For many recipes, the first step is to split data from a single column into multiple columns. This section describes the various methods that can be used for splitting a single column into one or more columns, based on character- or pattern-matching or position within the column's values.
When data is initially imported into , data in each row may be split on a single delimiter. In the following example, you can see that the tab key is a single clear delimiter:
<IMSI^MSIDN^IMEI> DATETTIME/TIMEZONE OFFSET/DURATION MSWCNT:BASCNT^BASTRA CALL_TYPE/CORRESP_IDN/DISCONNECT REASON <310170097665881^13011330554^011808005351311> 2014-12-12T00:06:13/-5/1.55 MSC001:BSC002^BTS783 MOT/00000000000:11 <310170097665881^13011330554^011808005351311> 2014-12-12T02:27:26/-5/0.00 MSC001:BSC002^BTS783 SMS/00000000000: <310-170-097665881^13011330554^011808005351311> 2014-12-12T03:24:20/-5/0 MSC001:BSC001^BTS783 SMS/00000000000:
However, when this data is imported, it may be rendered in the data grid in the following structure:
When the data is first imported, all of it is contained in a single column named column1. The application automatically splits the columns on the tab character for you and removes the original column1.
Tip: This auto-split does not appear in your recipe by default. For most formats, a set of initial steps is automatically applied to the dataset. Optionally, you can review and modify these steps, but you must deselect Detect Structure during the import. See Initial Parsing Steps.
11at the end, while the other two data rows do not have this value.
For column2, you can split the column into separate columns based on the caret delimiter:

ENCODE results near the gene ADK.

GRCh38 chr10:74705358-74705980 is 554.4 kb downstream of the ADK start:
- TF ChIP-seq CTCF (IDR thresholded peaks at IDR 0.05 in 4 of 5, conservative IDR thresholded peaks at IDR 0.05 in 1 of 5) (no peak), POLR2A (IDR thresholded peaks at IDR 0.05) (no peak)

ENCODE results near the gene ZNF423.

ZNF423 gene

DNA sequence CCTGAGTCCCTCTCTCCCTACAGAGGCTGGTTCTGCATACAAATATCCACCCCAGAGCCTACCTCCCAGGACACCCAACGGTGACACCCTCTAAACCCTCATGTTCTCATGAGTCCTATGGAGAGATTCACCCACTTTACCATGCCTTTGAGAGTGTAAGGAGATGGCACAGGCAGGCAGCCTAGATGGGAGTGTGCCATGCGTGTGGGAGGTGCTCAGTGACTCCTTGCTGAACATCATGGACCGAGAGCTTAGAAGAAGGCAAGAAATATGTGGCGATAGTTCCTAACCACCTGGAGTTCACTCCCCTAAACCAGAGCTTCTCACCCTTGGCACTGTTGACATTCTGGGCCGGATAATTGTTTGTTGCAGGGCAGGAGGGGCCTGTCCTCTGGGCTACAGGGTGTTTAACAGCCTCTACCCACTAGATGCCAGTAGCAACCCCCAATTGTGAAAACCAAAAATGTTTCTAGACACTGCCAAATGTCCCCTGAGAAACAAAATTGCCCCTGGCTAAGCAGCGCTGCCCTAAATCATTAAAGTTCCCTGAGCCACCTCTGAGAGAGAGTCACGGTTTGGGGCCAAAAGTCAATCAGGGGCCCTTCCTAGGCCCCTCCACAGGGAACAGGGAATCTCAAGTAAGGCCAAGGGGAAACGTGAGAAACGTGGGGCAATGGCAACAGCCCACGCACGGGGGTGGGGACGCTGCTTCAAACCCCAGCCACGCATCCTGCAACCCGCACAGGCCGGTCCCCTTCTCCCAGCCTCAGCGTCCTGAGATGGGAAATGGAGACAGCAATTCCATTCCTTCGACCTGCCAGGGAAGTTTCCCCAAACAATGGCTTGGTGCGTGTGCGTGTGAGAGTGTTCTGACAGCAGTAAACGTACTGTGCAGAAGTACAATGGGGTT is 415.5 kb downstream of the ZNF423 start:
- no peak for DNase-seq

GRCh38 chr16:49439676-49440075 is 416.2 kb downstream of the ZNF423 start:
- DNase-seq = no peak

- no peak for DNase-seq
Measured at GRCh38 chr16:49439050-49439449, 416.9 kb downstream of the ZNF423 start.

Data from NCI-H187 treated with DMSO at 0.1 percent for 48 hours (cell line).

NOTE: The Number of columns to create value reflects the total number of new columns to generate.
Below is how the data in column2 is transformed:
For column3, suppose that you want to keep the DATETIME and TIMEZONE OFFSET values in the same column, preserving the forward slash to demarcate these two values. The DURATION values are to be split into a separate column:
In this case, the expression is the following:
After splitting column3, the data resembled the following:
Suppose you want to break down the components of this date-time data into separate columns for year, month, day, hour, minute, second, and offset. The following could be use to do so:
Suppose that for column4, you want to split the column such that the middle part section is removed. You could use the previous transformation and then delete the middle column. You can also use the following transformation, which identifies that starting and editing delimiters that demarcate the separator between fields, effectively removing the middle column:
You can also perform column splits based on numerical positions in column values. These splitting options are useful for highly regular data that is of consistent length.
Suppose you have the following coordination information in three dimensions (x, y, and z). Note that the data is very regular, with leading zeroes for values that are less than 1000.
The above data could be split based on positions within a column's value:
Suppose that you wish to split the above source data such that the middle column is removed:
The above transformation could be simplified even further, since the splits happen at regular intervals:
The results would be the same as the first example.
If you are attempting to split columns based on non-ASCII characters that appear in the dataset, your transformations may fail.
In these cases, you should change the encoding that is applied to the dataset.
NOTE: Administrators can change the encoding that is applied by default to all file-based imported to the application. See Configure Global File Encoding Type.
When a dataset is imported, the application attempts to split the data into individual rows, based on any available end of line delimiters. This transformation is performed automatically and is not included in your initial set of steps.
If the data is not consistently formatted, the rows may not be properly split. If so, you can disable the automatic splitting of rows.
The steps used to detect structure are listed as the first steps of your recipe, which allows you to modify them as needed. For more information, see Initial Parsing Steps.
See Import Data Page.